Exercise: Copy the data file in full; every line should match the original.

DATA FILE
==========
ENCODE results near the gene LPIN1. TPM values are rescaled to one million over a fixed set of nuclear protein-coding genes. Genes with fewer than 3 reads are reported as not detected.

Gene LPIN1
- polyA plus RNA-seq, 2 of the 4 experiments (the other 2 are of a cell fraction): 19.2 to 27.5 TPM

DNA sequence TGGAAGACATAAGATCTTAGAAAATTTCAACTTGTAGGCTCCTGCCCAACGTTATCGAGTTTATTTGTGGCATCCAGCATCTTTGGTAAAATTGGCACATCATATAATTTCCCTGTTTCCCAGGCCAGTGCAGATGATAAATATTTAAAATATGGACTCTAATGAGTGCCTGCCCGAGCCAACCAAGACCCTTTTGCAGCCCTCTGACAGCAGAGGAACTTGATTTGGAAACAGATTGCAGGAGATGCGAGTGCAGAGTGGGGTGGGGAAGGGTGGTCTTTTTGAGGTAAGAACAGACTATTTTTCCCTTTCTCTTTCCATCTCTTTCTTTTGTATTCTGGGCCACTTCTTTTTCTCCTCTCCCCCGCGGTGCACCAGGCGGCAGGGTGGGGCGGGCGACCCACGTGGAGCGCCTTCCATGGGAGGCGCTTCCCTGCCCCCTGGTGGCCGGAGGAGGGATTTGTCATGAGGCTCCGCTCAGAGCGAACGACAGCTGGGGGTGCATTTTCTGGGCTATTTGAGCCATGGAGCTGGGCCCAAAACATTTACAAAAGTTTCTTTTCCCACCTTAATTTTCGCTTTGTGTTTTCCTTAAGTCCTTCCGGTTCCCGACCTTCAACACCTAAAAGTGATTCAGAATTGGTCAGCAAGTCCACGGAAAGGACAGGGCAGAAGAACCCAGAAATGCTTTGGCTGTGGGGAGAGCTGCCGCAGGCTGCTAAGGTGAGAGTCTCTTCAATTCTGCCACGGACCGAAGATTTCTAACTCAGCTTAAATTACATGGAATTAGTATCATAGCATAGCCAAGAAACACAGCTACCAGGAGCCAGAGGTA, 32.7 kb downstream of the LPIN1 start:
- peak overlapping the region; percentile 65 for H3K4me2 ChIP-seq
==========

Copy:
ENCODE results near the gene LPIN1. TPM values are rescaled to one million over a fixed set of nuclear protein-coding genes. Genes with fewer than 3 reads are reported as not detected.

Gene LPIN1
- polyA plus RNA-seq, 2 of the 4 experiments (the other 2 are of a cell fraction): 19.2 to 27.5 TPM

DNA sequence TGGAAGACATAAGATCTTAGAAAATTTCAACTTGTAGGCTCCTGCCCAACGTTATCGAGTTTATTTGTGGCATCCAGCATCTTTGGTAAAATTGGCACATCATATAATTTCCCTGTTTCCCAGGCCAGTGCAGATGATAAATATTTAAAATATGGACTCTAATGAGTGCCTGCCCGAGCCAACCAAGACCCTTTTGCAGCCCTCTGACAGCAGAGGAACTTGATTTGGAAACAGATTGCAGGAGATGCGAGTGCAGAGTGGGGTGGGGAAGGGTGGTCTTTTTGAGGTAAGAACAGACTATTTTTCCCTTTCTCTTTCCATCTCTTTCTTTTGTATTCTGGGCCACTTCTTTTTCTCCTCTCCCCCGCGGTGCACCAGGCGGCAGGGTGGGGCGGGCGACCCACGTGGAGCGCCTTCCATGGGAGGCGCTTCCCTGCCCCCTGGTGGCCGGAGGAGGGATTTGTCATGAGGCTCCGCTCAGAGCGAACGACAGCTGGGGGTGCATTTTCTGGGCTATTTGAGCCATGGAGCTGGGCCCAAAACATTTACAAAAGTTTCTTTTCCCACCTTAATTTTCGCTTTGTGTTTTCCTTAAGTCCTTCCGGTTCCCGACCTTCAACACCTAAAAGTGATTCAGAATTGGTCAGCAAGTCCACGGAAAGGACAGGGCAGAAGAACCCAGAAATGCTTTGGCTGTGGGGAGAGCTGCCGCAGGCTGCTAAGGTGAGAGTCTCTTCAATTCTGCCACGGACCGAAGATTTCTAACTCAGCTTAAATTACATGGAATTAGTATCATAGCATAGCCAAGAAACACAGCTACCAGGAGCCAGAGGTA, 32.7 kb downstream of the LPIN1 start:
- peak overlapping the region; percentile 65 for H3K4me2 ChIP-seq